In Meduri, however, we felt constrained by the then recent result in Cusumano to uphold conviction on both counts; we therefore held that a defendant "could... be convicted both of stealing [a] tractor-trailer containing an interstate shipment of goods and of illegal possession of such goods, [where] the stealing and the possession were separated by appreciable periods of time and space."Summary of this case from United States v. DiGeronimo
Nos. 543, 581 and 582, Dockets 71-2128, 71-2135 and 72-1016.
Argued February 18, 1972.
Decided March 14, 1972.
Arnold E. Wallach, New York City, for appellant Meduri.
H. Elliott Wales, New York City, for appellant Ventriglia.
Michael N. Tobin, Jersey City, N. J. (Vincent L. Verdiramo, Jersey City, N. J., on the brief) for appellant Guilano.
George G. Bashian, Jr., Asst. U.S. Atty. (Robert A. Morse, U.S. Atty. for Eastern District of New York; David G. Trager, Asst. U.S. Atty., on the brief) for appellee.
Appeal from the United States District Court for the Eastern District of New York.
This was originally an appeal by Dominick Meduri, Pasquale J. Ventriglia and Eugene Henry Guiliano from convictions in the United States District Court for the Eastern District of New York after a jury trial before John F. Dooling, Jr., J. On the day of argument, we affirmed in open court the conviction of appellant Ventriglia on count one of the indictment, which charged him with stealing a tractor-trailer truck containing goods moving in interstate commerce in violation of 18 U.S.C. §§ 659 and 2. Appellants Meduri and Guiliano were found guilty on count one, as well, but were also convicted on count two, which charged a violation of the same statutes because of unlawful possession of the truck and its contents. Appellants Meduri and Guiliano each received concurrent sentences on counts one and two but nevertheless claim that count two should have been dismissed as multiplicitous. These appellants also raise other arguments as to why their convictions should be reversed, but we announced in open court that the only question on which we were reserving judgment was the claim of multiplicity. We turn to that issue now.
Meduri was sentenced to two years, of which 18 months were suspended, and placed on probation for five years. Guiliano was sentenced to three years, of which two years and six months were suspended, and placed on probation for five years.
At the time, we were under the impression that only appellant Meduri made this argument, and we therefore also affirmed the judgment against Guiliano. We have since discovered that he too makes this argument. Accordingly, we have regarded the judgment of conviction against Guiliano, on count 2, as well as the judgment against Meduri, on count 2, as not yet affirmed until the filing of this opinion.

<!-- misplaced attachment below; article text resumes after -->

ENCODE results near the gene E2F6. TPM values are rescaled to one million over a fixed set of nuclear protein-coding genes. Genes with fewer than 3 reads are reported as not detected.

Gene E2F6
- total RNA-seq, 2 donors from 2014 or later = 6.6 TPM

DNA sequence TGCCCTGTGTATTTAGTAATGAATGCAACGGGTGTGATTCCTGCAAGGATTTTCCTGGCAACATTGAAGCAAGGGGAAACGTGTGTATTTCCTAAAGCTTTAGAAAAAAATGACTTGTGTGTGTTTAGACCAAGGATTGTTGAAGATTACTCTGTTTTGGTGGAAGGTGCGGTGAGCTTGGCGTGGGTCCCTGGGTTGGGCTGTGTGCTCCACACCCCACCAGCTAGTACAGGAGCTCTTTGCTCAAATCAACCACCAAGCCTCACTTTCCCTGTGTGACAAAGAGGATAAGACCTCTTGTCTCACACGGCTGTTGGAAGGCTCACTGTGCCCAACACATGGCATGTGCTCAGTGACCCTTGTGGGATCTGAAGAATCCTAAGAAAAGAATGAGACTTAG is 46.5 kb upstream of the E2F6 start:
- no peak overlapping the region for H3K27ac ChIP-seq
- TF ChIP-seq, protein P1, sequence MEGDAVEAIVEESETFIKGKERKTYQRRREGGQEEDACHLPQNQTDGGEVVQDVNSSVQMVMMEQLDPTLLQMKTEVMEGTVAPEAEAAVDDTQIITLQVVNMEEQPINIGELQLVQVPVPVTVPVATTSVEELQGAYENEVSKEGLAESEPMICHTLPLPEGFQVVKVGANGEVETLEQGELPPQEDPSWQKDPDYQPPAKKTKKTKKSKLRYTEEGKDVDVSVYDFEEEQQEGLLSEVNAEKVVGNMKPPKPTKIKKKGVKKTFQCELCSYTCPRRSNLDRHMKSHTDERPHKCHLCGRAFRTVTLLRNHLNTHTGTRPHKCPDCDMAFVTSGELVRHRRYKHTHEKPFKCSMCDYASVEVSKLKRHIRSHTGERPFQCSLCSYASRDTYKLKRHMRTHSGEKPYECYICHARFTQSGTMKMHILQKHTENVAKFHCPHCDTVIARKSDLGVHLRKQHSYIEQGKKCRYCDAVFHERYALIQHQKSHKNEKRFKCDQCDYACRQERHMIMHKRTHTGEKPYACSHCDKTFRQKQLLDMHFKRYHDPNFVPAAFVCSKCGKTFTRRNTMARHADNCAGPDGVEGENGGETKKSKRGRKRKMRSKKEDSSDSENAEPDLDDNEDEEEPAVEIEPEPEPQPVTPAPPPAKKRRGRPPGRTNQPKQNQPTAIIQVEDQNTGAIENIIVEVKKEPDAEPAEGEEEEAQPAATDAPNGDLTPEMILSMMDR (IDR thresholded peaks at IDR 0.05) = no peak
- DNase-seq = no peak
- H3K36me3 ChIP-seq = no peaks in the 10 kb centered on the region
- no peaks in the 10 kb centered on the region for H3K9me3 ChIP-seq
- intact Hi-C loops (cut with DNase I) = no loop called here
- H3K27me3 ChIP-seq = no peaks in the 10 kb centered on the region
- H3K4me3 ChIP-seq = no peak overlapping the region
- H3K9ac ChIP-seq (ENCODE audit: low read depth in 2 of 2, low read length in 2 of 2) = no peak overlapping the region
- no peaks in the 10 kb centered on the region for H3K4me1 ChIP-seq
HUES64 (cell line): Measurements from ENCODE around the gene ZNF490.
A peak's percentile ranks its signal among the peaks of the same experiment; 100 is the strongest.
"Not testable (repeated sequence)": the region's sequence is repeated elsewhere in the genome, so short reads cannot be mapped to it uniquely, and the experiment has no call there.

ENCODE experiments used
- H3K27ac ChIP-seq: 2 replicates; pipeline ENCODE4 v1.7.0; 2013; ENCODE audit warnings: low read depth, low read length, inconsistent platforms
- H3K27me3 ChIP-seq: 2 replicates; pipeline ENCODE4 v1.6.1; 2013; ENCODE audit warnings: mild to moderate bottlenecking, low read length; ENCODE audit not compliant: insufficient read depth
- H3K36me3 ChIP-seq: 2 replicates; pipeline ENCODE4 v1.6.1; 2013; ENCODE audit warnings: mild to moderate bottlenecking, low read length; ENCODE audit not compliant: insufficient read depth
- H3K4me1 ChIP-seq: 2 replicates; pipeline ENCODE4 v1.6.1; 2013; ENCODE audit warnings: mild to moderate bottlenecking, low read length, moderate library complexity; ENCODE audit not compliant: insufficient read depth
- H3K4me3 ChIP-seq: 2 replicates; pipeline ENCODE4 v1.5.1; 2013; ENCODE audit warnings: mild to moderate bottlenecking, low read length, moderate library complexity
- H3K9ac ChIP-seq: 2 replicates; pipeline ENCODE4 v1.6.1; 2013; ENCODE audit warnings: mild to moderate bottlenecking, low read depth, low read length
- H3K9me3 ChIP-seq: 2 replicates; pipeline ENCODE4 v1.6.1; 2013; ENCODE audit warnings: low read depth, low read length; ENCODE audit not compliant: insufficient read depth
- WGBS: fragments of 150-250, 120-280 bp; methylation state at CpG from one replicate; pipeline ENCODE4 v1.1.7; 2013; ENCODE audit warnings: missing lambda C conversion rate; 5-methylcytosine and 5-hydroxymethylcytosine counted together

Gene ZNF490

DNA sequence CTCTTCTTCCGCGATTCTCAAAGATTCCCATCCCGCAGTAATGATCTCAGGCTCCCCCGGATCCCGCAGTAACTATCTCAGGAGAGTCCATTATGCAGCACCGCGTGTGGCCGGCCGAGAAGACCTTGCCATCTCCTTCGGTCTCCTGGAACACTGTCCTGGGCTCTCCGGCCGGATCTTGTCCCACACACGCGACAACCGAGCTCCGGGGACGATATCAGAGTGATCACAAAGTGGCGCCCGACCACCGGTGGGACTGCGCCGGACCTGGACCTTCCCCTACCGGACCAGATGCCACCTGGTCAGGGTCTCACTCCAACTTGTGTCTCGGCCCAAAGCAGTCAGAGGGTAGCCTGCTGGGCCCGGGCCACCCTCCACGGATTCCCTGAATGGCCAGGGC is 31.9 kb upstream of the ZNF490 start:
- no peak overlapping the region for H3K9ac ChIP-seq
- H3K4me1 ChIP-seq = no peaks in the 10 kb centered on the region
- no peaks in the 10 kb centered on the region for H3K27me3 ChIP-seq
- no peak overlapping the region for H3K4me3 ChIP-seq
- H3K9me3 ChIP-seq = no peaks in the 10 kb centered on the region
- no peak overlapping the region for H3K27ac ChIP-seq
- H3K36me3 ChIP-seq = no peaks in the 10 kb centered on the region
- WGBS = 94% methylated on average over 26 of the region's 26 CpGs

The truck in question was stolen in the early hours of the morning of January 24, 1969. Agents of the Federal Bureau of Investigation, who had been tipped off, watched a station wagon containing four people stop by the truck. One of them got out, entered the cab of the truck, started the engine and drove away. The station wagon followed closely, and so did the FBI. After about five minutes and ten blocks, the agents stopped the truck and arrested its driver, Meduri. Guiliano, who was driving the station wagon, was also arrested.
Relying on Milanovich v. United States, 365 U.S. 551, 81 S.Ct. 728, 5 L.Ed.2d 773 (1961), appellants claim that under 18 U.S.C. § 659 they could not be convicted both of stealing the tractor-trailer containing an interstate shipment of goods and of illegal possession of such goods, even though the stealing and the possession were separated by appreciable periods of time and space. The argument is foreclosed by our decision in United States v. Cusumano, 429 F.2d 378, 381 (2d Cir.), cert. denied, Riggio v. United States, 400 U.S. 830, 91 S.Ct. 62, 27 L.Ed.2d 61 (1970), in which the same argument based upon Milanovich was extensively covered in the briefs. We held that a thief under 18 U.S.C. § 659 can also under some circumstances be convicted of possession under that statute, the same one before us here. See also D'Argento v. United States, 353 F.2d 327, 334-335 (9th Cir. 1965), cert. denied, 384 U.S. 963, 86 S.Ct. 1591, 16 L.Ed.2d 675 (1966). In view of our recent decision construing the same statute, we decline in this case to reconsider the difficult issues raised by the argument of multiplicity, see 8 Moore, Fed. Practice ¶ 8.07- (1969), especially since the trial judge quite properly imposed concurrent sentences for both offenses. Cf. United States v. DeStafano, 429 F.2d 344, 348 (2d Cir.), cert. denied, 402 U.S. 972, 91 S.Ct. 1656, 29 L.Ed.2d 136 (1970). The convictions are affirmed.